I’ll have lots of stories to tell when I’m old, lots of “character” from my sundry travels and studies, but will I have a pension? Will I have left my mark, experienced approbation in my time, or even been known at all? Will I have a family, or just books and photographs and memories?
* * *
Lately I’ve been daydreaming about an imaginary Eden where all of the Good Things are, made of memories and fantasy. It’s in Istanbul of course, my real-life dream city, but all of my scattered friends are with me, and the beloved places of my childhood have been magically implanted nearby. It’s where my youthful dreams and adult life live side by side.
I can see a suburban Canadian park with monkey trails, a heap of bikes lying on the grass, and neon slurpees covered in beads of condensation. Down this road there’s a 7-Eleven, and that one a Mac’s, where we ride our bikes every weekend. I take a side street and am transported even further into the past, reading comic books with Scott and playing Bubble Bobble with Joey. At night time I’m back in Fort Garry, where it’s always summertime except on Christmas. I take a solitary walk at 2:00 a.m., completely alone, completely safe.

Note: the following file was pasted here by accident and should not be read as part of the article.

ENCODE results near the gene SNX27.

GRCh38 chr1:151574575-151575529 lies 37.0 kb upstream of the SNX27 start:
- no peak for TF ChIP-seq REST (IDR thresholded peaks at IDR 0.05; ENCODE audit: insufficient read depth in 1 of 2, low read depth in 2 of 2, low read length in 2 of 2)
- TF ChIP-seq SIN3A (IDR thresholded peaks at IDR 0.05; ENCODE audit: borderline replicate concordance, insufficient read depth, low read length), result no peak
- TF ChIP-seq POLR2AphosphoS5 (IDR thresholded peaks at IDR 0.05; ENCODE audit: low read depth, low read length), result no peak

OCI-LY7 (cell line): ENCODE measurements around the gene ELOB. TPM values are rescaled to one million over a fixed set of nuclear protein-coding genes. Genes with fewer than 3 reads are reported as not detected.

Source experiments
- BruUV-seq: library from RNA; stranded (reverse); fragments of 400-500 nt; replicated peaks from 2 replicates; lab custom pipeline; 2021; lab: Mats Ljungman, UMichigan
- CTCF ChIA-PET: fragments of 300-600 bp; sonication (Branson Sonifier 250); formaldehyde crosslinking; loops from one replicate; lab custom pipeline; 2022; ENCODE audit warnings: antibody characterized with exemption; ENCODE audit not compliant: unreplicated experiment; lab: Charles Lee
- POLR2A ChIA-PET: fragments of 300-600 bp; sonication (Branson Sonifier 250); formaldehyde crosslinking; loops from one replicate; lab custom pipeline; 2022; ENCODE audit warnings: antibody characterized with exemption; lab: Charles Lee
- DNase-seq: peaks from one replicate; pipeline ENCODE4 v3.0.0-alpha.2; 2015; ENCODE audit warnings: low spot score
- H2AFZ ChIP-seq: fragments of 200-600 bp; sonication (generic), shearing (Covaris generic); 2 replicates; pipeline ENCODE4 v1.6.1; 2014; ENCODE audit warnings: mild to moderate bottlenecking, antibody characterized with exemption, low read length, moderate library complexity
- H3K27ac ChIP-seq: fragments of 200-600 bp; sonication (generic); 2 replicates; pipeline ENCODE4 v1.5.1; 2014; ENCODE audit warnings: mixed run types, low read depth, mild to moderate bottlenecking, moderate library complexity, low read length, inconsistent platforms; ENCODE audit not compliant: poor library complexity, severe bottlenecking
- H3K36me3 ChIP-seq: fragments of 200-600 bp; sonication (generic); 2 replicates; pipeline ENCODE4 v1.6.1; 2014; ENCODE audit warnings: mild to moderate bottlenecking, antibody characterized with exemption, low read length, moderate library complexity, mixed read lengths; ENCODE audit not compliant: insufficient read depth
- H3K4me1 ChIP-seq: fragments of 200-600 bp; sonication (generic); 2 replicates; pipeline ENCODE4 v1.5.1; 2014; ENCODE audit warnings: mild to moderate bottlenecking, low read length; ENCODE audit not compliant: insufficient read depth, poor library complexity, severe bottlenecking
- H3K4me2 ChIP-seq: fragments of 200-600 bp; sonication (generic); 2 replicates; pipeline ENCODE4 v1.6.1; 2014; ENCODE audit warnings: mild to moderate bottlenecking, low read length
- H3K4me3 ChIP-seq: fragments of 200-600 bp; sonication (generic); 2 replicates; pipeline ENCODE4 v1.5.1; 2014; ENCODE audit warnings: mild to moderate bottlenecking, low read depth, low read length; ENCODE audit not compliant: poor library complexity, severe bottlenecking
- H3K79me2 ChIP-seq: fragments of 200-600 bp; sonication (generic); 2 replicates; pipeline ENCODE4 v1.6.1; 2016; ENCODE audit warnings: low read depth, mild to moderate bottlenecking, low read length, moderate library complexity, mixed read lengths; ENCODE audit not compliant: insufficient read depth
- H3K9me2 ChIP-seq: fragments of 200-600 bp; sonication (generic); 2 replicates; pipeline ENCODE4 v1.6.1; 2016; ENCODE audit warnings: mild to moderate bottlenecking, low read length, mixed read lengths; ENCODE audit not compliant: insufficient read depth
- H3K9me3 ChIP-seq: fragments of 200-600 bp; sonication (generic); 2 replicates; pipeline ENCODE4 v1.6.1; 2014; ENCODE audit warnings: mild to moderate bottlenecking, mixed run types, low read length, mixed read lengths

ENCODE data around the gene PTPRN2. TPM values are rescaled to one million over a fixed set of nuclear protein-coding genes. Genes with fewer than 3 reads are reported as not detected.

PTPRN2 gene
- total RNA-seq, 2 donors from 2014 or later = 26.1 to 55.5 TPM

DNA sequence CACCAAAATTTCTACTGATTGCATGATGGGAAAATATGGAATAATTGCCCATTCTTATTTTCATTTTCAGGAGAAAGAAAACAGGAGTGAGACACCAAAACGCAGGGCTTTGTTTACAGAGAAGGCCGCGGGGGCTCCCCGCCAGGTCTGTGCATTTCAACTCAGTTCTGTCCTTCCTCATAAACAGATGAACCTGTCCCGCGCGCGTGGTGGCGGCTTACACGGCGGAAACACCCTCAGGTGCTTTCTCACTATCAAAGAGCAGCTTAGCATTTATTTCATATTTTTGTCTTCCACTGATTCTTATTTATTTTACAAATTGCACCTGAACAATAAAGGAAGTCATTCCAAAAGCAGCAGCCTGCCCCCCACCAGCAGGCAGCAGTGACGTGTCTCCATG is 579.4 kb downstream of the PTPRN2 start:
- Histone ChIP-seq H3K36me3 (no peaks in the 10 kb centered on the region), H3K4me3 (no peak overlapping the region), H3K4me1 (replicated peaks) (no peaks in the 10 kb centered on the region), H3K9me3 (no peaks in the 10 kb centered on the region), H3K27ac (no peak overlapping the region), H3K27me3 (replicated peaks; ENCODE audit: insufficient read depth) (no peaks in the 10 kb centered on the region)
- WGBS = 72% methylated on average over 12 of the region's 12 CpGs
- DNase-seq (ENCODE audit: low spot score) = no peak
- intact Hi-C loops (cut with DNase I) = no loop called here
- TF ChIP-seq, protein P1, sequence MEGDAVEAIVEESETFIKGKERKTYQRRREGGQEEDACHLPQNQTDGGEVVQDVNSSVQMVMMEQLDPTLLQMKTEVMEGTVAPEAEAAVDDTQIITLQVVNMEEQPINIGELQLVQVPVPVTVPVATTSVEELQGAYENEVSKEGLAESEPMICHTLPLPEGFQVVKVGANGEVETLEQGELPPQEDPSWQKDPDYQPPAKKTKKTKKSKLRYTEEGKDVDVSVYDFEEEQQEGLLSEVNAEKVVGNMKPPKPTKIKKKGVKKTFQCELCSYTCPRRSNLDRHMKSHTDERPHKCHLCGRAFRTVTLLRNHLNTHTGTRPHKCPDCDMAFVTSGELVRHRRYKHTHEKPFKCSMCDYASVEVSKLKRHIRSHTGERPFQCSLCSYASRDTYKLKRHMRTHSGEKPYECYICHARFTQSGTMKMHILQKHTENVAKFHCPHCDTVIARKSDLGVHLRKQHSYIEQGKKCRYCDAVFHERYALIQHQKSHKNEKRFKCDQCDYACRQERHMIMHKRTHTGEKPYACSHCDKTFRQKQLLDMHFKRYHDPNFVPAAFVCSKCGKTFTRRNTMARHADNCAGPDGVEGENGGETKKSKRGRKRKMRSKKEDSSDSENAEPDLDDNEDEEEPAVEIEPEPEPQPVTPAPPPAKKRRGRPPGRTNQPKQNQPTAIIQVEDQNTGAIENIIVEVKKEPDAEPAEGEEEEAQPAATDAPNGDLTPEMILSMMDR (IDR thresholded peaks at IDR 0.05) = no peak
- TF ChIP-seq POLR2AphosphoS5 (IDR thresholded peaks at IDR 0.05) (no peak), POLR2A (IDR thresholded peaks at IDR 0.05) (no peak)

We’re all following our dreams, working the jobs we always imagined we would. On Saturdays we go to Erik’s mom’s place to get drunk and high, have friendly screaming debates about Nietzsche, capital punishment, Middle Eastern politics, or something else that matters, putting the world to rights, playing chess and Risk. Then we plunge into the oddly warm pool, while the hip-hop, 80s, and trance music blares in the background. On Sundays we get together at Carlos and Murphy’s just around the corner for wings. I walk down Istiklal Avenue every morning to some fabulous, worthy job – senior correspondent, political risk analyst, writer, philosopher. A Renaissance Man. A Man of Letters.